Chief Economic Adviser K Subramanian on Wednesday said that the economic fortune of the country is linked directly to the ongoing pandemic and the resultant restrictions imposed to curb its spread have impacted employment in India, like it has affected all the countries across the world.
Speaking to NDTV, Mr Subramanian said that the government is trying to spend more on key sectors like construction, as it helps in employment generation.
Responding to a range of questions, the chief economic adviser while replying to a query on whether the economy can face the impact of a possible third wave of the pandemic, he said, “as I was mentioning, not only in India, but in the entire world, the economic fortunes have been linked with the pandemic itself.”
When asked whether unemployment linked to Covid is one of the major socio-economic concerns, he said, “the restrictions (on movement of people) do have their impact. The world over there has been an impact on employment generation and India is not an exception. Therefore, the government has taken steps, especially on capital spending on construction and that is why it increased by 15 per cent in the fourth quarter of 2020-21. It is an important sector which creates jobs for urban poor.”
Sharing a positive perspective on the issue, Mr Subramanian said, “one redeeming feature is that impact of the second wave has not been felt as much as the first wave, as countries have learnt to live with the pandemic. The second thing is the pace of vaccination itself. Evidence suggests that even the first dose itself seems to matter a lot in providing protection. Apart from a few exceptions where people have been infected despite taking both the doses, on an aggregate, the vaccination has provided protection. Its pace has to be accelerated in order to face the third wave.”
Reacting to a question on whether economy will recover if India is able to curb the Coronavirus infection, the chief economic adviser noted, “if we look at the way the economy has performed in the last one year, after the first quarter decline (of 2020-21) we had predicted that economy should recover and it did recover in the third and the fourth quarters. After three quarters decline, the consumption increased by 2.7 per cent, investment by 10.8 per cent and construction by 15 per cent.”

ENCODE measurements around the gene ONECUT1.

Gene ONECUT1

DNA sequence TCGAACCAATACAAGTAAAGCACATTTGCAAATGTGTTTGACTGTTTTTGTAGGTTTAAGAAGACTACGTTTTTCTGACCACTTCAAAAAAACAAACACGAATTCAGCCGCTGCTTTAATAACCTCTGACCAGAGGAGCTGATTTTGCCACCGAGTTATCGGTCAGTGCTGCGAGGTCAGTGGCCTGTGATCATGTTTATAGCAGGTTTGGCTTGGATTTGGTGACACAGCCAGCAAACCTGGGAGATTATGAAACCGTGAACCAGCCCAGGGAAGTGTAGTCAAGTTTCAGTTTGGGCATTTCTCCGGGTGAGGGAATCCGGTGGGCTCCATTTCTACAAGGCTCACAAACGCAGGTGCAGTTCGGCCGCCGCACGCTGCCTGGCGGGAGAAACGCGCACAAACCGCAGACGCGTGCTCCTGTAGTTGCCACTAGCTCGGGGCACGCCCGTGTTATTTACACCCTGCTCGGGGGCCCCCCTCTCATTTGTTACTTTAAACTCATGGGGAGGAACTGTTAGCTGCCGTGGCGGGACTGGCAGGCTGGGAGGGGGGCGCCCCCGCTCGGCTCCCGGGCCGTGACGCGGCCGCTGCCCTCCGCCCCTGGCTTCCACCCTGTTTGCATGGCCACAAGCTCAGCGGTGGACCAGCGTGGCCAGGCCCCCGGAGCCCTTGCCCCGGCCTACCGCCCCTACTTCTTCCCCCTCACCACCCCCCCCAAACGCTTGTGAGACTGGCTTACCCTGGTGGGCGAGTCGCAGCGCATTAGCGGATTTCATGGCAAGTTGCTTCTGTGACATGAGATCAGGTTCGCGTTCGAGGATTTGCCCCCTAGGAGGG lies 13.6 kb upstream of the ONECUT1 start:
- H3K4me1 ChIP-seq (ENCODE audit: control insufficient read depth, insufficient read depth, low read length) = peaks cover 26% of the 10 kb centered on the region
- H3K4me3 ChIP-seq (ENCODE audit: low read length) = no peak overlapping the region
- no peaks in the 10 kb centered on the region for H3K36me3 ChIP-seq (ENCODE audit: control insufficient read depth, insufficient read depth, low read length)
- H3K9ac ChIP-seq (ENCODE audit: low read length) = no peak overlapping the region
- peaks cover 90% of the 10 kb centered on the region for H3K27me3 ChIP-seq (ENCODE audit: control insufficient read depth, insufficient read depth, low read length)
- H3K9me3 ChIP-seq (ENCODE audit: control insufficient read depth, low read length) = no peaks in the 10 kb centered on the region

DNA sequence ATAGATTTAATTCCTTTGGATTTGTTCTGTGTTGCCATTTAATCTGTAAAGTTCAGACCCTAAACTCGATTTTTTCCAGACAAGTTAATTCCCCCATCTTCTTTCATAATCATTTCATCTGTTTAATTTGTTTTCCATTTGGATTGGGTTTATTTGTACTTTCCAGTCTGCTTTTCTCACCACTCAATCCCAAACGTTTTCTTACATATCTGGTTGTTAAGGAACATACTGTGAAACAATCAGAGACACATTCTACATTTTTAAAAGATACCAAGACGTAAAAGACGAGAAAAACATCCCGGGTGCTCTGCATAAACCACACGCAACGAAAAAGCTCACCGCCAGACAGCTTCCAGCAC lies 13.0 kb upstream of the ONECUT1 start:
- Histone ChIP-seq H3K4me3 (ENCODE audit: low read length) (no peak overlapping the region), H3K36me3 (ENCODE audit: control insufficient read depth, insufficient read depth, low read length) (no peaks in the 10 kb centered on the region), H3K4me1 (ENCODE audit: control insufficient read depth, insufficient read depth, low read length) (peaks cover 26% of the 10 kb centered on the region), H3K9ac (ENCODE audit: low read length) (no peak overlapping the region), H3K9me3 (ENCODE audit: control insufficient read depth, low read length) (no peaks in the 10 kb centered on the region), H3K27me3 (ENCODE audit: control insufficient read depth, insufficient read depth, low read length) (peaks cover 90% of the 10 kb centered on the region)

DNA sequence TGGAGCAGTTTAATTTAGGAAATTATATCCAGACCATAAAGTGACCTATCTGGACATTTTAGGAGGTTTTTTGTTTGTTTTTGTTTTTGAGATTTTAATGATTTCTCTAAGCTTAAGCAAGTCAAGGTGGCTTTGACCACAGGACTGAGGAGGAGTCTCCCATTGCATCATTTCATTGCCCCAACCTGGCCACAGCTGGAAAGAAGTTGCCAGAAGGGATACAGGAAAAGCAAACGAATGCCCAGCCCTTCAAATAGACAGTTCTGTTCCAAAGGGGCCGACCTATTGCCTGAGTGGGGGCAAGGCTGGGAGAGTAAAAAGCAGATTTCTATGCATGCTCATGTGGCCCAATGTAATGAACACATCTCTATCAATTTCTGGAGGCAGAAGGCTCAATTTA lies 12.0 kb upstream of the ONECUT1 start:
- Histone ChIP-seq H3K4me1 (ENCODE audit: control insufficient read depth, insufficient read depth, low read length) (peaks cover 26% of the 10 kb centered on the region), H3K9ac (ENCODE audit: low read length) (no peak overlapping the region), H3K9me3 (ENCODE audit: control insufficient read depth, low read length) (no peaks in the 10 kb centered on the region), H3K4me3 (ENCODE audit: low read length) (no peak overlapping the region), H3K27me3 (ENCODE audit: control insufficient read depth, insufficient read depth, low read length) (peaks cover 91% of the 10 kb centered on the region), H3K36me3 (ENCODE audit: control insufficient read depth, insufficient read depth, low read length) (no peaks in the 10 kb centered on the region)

He added further that “the second wave has been devastating, but just like its rise was deep, even the decline (in cases during the past few days) has been steep and once the second wave eases, we expect that economic activities will come back. The momentum was there in March, 2021 and once the second wave is gone, the recovery will happen”.
With industry bodies suggesting that one per cent GDP should be spent on direct benefit transfer for poor, as this would help address unemployment, Mr Subramanian said, “in the last one year we have seen that MGNREGA demand was significant. But in May this year however, the demand in it was not as high as last year. But it can go up along with spending on infrastructure, and we are considering some additional measures too.”
Elaborating on the government's vaccination programme, which he said can significantly help over the spread of the infection, Mr Subramanian said, “peak vaccination achieved in Indi was 40 lakhs a day. One crore per day is two and a half times more than that. If we do it possibly on a 24x7 basis, then it is possible to vaccinate one crore persons a day and that's the target we should be aiming at.”
He further informed that though Rs 35,000 crore have been provided in the Union Budget for vaccination, the Finance Minister has said that additional funds will be given for additional doses.
Fear of the pandemic had reduced last year when the number of positive cases had come down significantly and similarly it should happen this year too as greater vaccination will help open the economy, Mr Subramanian observed.
Responding to a point that if there is a variety of choices available in terms of vaccines, then it will create an opportunity to finance two billion doses to vaccinate more people by December 2021, the chief economic adviser said, “even with a two-dose vaccine, the first dose has an impact. Once the fear of the pandemic got reduced after first wave, economic activities had picked up. Whatever we can do to vaccinate more people, the cost of that will not be as high compared to the benefit which we will get from the economic activities coming back to normal.”
On being asked about the actual cost which may be incurred on vaccinating all adults in India, the chief economic adviser did not reveal an actual figure but said that it would depend on how the vaccination programme will pan out.
As both public as well as private sectors along with the states are participating in the vaccination programme, therefore the actual cost is not known as of now, Mr Subramanian informed.
On being specifically asked about the cost if only Centre's participation in the vaccination programme is taken into account, Mr Subramanian said, “the benefits of vaccination which we will get are far higher than the costs.”